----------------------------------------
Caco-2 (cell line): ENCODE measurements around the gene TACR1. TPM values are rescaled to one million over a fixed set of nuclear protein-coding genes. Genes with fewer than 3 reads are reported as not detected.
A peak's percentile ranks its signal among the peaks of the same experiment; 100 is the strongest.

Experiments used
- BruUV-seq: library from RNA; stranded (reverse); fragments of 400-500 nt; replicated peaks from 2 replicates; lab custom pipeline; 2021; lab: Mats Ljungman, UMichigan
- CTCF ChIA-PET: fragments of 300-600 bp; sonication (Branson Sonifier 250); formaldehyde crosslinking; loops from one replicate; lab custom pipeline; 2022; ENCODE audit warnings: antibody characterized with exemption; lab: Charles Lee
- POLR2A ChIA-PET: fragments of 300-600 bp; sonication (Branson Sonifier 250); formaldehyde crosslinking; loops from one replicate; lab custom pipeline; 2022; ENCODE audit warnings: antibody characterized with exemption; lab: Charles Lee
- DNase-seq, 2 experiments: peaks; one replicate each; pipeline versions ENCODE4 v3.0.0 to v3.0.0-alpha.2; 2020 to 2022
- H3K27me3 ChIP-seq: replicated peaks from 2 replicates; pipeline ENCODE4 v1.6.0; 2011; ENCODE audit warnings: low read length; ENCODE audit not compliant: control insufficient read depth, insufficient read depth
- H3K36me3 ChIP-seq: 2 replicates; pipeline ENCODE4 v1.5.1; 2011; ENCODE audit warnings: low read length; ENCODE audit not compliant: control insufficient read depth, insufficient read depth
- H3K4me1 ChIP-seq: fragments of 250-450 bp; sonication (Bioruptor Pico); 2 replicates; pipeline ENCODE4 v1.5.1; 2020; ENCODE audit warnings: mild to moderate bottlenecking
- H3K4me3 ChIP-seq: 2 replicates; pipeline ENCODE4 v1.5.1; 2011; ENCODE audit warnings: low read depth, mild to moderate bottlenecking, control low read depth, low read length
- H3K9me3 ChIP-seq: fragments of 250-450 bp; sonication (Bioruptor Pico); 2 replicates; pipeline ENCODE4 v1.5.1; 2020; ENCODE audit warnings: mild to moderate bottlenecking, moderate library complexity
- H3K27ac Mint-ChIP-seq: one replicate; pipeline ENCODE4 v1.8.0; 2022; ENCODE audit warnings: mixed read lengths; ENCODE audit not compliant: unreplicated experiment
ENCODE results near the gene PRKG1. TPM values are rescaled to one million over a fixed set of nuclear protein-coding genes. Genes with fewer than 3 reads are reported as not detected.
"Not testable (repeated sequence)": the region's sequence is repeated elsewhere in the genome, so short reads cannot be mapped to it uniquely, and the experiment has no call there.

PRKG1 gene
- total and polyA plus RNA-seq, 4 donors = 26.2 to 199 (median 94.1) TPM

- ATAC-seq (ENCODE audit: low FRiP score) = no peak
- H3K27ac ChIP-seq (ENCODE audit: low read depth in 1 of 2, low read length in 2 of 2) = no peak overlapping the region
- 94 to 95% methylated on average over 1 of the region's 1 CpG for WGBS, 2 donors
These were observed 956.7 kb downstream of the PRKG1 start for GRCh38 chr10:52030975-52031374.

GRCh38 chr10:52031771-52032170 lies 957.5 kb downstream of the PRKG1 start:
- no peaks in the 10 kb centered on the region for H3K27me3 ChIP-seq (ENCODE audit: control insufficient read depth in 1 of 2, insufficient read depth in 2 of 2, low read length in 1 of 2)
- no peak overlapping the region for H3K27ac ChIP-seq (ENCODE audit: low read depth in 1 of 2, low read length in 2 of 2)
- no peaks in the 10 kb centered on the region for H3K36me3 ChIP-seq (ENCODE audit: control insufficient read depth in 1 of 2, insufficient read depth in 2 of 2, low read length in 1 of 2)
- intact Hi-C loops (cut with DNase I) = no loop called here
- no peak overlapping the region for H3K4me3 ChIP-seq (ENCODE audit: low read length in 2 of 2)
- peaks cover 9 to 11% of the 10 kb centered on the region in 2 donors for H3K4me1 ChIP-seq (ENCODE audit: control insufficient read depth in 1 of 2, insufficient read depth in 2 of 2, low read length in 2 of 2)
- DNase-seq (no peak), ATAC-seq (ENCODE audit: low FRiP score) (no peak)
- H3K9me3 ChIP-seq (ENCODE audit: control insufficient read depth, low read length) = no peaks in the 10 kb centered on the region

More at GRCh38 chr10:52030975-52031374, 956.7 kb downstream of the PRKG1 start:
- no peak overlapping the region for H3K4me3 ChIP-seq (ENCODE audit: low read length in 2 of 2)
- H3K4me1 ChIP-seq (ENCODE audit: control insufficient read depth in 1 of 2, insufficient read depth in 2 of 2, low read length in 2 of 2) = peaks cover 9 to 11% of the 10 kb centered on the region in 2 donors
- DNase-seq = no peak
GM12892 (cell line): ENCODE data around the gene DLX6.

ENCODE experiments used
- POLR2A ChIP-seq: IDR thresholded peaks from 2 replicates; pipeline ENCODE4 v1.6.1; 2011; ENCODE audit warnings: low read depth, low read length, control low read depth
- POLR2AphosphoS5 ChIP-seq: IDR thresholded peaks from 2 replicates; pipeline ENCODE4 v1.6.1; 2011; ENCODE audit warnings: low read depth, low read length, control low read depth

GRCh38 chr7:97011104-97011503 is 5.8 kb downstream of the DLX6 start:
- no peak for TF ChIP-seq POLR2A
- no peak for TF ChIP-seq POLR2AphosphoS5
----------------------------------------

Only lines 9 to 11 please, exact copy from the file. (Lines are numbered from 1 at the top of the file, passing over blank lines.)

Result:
- H3K36me3 ChIP-seq: 2 replicates; pipeline ENCODE4 v1.5.1; 2011; ENCODE audit warnings: low read length; ENCODE audit not compliant: control insufficient read depth, insufficient read depth
- H3K4me1 ChIP-seq: fragments of 250-450 bp; sonication (Bioruptor Pico); 2 replicates; pipeline ENCODE4 v1.5.1; 2020; ENCODE audit warnings: mild to moderate bottlenecking
- H3K4me3 ChIP-seq: 2 replicates; pipeline ENCODE4 v1.5.1; 2011; ENCODE audit warnings: low read depth, mild to moderate bottlenecking, control low read depth, low read length